We all know Shellac, right?
I wanted to talk about some of their songs. Okay, here we go.
1,000,000 and 1. "Wingwalker"
I can’t begin this list with anywhere but side B of the 1993 7” Uranus. After intently listening to this song seven or so times in a row, I concluded that it must be “I’m A Little Airplane” for adults.
I’ve decided that Jonathan Richman and Steve Albini are two sides of the earnest coin, said earnestness being something I’ve always appreciated about both. (I love when two totally disparate things I enjoy somehow collide [see also, The Who’s cover of “Heat Wave”], but this is one comparison I never thought I’d be making. For that I’ll always have “Wingwalker” to thank.)
THAT is not to be outdone, however, by the following video that “Wingwalker” ALSO immediately brings to mind:
“Wingwalker” fucking kills.
Here’s a song about a guy whose wife cheats on him with JFK. The lyrics are just brilliant, mean-spiritedness at its finest and most clever. This song rips from the very beginning, no intro needed. Trying to write about this song made me realize Shellac is propulsion, and here that is made literal as they blast that jerk-off JFK all the way up into space.
1 Billion, twenty-five, seventy-five thousand. “House Full of Garbage”
What I suppose I might call Shellac’s version of sludge noise, low end faithfully pulsing and crawling along, punctuated with a sharp note or two, and the tortured wind chime guitar of the song’s center. You feel the filth in the emotionlessly rendered lyrics too. Shit, you might even call this shit viciously viscous. The amelodic drums are the only way out, but even then, the release is not especially much of a relief.
1 Billion and eight, six, something. “Riding Bikes”
Now that it’s in my head, the Jonathan Richman/Steve Albini coin is staring at me once again in my choice from the freshly released Dude Incredible. (I know they’ve been playing a bunch of these songs, including this one, live for several years now, but don’t we deserve a chance to see and hear the Surveyor Suite, too?) This song really is about the activity of riding bikes, and furthermore, it’s about the child or adolescent mindset that is part and parcel with the whole experience. This is wholly reminiscent of Jonathan Richman songs like “Chewing Gum Wrapper” and "Ice Cream Man." “Riding Bikes” is far more unsettling, of course, especially in the rhythms that quietly assault you and the shouts that startle and wake you, and maybe even the guitar that slips around your throat and throttles you. But the spirit is pretty close, though, if you ask me, and I happen to think that’s a damn fine approach to a song, and moreover: honest.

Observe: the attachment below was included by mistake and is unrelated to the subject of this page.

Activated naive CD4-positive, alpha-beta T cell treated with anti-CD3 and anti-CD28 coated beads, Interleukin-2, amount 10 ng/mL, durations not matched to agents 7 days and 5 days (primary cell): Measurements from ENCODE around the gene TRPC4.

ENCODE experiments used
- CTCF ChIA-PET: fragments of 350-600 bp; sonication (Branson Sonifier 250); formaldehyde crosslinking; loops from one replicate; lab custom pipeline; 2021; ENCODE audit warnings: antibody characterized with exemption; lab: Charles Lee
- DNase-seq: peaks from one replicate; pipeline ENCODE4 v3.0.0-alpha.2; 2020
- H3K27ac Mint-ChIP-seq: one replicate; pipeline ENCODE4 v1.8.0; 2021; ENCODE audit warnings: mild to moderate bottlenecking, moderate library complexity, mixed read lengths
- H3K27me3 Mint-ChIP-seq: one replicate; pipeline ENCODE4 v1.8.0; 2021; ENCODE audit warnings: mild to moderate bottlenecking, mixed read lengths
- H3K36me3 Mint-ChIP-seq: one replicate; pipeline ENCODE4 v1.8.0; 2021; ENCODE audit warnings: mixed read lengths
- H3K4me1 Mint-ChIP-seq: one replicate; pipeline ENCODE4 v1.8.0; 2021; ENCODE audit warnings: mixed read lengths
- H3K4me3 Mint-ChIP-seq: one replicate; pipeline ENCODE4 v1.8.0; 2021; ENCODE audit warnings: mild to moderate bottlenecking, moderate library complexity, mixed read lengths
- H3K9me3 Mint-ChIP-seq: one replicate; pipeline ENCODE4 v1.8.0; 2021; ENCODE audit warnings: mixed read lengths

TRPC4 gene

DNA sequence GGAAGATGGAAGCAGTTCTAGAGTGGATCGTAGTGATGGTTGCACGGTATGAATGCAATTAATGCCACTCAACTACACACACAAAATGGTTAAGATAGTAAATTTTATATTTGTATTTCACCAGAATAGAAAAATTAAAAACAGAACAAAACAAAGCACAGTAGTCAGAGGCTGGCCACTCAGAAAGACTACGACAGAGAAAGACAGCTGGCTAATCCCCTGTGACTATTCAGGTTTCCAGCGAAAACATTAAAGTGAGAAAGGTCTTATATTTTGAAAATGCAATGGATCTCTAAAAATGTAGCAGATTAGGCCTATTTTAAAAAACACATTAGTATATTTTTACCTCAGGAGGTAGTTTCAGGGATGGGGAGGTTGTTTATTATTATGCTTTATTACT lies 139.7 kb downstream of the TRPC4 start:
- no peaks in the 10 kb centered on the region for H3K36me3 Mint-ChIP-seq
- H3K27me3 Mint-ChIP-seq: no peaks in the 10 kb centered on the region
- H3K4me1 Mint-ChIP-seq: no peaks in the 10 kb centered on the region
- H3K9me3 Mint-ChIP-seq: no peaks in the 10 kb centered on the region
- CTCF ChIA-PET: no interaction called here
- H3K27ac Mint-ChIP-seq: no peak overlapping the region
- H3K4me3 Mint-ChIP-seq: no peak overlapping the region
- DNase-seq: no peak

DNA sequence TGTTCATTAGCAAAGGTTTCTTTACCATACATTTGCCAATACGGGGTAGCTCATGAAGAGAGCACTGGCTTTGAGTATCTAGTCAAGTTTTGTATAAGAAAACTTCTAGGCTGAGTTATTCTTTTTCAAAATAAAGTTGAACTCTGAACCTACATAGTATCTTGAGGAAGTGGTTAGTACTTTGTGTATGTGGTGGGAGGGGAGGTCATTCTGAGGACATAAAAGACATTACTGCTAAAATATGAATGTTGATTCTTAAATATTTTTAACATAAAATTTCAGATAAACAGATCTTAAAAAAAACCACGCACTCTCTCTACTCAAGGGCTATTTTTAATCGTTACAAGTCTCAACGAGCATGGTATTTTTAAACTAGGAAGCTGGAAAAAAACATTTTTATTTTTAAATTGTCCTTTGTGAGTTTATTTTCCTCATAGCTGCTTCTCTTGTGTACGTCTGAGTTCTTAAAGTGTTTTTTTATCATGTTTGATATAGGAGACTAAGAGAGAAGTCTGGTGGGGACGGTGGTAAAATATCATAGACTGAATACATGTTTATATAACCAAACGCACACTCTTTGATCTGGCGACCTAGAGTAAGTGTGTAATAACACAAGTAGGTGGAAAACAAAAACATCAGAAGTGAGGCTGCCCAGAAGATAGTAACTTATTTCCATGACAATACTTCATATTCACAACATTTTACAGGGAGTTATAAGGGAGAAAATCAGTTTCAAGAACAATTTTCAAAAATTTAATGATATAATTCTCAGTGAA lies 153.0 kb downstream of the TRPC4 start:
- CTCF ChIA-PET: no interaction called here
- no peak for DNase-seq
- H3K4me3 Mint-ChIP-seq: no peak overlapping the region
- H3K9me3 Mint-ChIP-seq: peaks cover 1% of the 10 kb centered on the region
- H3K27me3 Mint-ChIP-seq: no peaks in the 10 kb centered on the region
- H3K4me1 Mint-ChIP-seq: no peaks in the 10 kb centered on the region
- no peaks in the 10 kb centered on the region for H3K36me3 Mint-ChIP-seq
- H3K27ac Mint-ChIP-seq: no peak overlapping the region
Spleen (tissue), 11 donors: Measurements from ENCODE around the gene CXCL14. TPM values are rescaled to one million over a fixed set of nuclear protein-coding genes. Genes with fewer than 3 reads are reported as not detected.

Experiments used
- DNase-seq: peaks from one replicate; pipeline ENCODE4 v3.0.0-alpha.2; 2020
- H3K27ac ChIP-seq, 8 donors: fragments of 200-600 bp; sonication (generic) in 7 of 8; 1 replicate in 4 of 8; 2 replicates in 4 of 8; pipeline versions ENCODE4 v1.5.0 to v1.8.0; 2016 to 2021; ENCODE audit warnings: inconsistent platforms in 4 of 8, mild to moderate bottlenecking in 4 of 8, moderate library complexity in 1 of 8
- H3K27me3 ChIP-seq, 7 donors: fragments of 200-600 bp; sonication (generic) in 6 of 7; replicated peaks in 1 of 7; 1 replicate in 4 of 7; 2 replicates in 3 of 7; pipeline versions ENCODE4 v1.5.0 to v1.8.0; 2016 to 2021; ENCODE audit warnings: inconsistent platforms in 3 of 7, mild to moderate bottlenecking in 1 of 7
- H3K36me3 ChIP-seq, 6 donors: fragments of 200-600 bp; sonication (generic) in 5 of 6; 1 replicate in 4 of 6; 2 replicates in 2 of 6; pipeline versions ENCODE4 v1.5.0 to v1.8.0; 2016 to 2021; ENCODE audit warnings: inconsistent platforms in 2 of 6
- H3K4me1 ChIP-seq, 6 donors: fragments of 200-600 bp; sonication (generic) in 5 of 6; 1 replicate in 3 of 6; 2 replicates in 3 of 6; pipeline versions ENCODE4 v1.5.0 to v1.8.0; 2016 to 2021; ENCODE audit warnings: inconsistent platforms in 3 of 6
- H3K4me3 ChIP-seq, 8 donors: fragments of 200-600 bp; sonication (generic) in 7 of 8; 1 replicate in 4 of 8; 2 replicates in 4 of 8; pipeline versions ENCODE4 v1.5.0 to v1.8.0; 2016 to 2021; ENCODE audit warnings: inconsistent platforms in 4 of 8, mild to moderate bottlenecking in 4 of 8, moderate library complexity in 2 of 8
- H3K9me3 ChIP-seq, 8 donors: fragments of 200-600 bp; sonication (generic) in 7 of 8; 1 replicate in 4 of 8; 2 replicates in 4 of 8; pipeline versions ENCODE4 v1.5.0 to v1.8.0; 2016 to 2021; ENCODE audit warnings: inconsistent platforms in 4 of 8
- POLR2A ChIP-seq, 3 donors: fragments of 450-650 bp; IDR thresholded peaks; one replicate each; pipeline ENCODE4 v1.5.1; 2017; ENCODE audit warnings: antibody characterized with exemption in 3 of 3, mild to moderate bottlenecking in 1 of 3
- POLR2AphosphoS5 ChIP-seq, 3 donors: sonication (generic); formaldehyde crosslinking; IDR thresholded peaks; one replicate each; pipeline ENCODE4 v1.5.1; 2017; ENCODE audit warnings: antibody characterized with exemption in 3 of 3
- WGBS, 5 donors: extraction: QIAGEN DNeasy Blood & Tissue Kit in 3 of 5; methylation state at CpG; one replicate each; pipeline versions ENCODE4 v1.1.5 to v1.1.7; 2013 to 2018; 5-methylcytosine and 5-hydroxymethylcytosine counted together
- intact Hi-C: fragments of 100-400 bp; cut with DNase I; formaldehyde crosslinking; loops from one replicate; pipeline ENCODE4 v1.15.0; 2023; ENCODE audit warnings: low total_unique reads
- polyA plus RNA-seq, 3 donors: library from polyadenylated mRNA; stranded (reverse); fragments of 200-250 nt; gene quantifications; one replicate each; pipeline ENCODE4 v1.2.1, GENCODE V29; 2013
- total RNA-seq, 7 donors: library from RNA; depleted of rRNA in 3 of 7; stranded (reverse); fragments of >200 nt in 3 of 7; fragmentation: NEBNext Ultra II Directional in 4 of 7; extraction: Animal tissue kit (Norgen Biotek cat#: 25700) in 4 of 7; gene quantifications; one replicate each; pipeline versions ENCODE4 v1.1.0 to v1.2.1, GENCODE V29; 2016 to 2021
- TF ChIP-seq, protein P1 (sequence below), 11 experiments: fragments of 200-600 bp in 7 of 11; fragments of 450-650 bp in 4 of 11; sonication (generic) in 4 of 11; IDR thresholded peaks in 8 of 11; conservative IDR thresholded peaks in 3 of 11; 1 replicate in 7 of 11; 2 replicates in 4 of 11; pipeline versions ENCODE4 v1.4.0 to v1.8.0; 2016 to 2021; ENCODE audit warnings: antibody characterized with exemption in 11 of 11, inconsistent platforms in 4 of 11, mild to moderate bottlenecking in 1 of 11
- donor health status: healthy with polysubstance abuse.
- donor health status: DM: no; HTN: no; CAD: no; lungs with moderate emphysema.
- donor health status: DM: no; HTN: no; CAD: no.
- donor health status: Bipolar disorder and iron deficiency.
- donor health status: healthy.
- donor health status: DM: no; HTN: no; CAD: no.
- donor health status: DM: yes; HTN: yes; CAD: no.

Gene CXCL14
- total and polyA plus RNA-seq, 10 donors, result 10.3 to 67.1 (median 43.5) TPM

0. “Prayer To God”
I think we can all agree that this is THE Shellac song. If you don’t care for this song, I’m pretty sure Bon Iver or one of those other bearded pussies will do you just nicely. This song is pain, unbelievably cathartic even if no one has hurt you so badly that you want them dead.
Another song from the Uranus 7”? In fact, the only other song on it? Is this thing REALLY that good that both tracks from it deserve to be on this admittedly rather arbitrary list?
Well, yes. For “Doris,” the following lyrics and their delivery especially do me in:
“Miracles happen when Doris sings.
Couples in love stop dead in their tracks.
Dishes clatter to the ground (unbroken).
Shellac songs sometimes remind me of short stories. This one tops that list.
22. “The End of Radio”
Shellac is really fucking good at opening an album, and “The End of Radio” might be their best. It’s amusingly fitting that a decidedly non-radio friendly band would produce such an accurate battering of the state of radio. They’re not saying anything we didn’t already know, but it’s the way they say it. With Shellac, it’s always the way they say it, and “The End of Radio” says it over and over again: THERE IS NO SPECIAL GIRL!
75. "Squirrel Song”
1000 Hurts is the best Shellac album, so the most songs of it have naturally appeared on this list. As good as Shellac is at opening an album, so too they are at opening a song, and this one fucking thunders in its opening line. You’ve never heard such aggressive music on such an innocuously absurd subject that absolutely refuses to come off as anything but perfectly and deliberately sincere. (It might have something to do with the subversion created by taking a normal little thing like a squirrel, combining it with the ever expanding human need for powering our bullshit lives, and multiplying by a thousand. But I think Steve Albini might call bullshit on that, I don’t know.) In the end, we will be lucky if ALL of us don’t bust out crying.
This song is a hell of a little pummeler. Copper will never be gold, but it doesn’t need to be. Gold is a marker of abstract and impractical value, whereas copper has a solid, honest job that suits it quite well. Besides the whole electrical conduction thing, there’s also the matter of Steve Albini’s copper picks (or plectrums, if you wanted to learn a new word today). Any way you dice it, "Copper" is the perfect homage to copper.
Tense as shit, this song is the poetry of raw nerves wrapped up in the galloping rhythm section that practically eviscerates you, tormented guitar, and exuberant chant-shouts. The lyrics tell a sadly savage story, probably about an abusive relationship although I can’t be totally sure. (I looked to see if they have anything definitive to say on the matter, like this Dude Incredible song-by-song, but I found naught.) Shellac plays/tells the menacing truth, and “Crow” is it, or at least one of them.
Shellac are masters of the build-up. Only sometimes is there a release. Often things just end, and that could be the most telling release of all.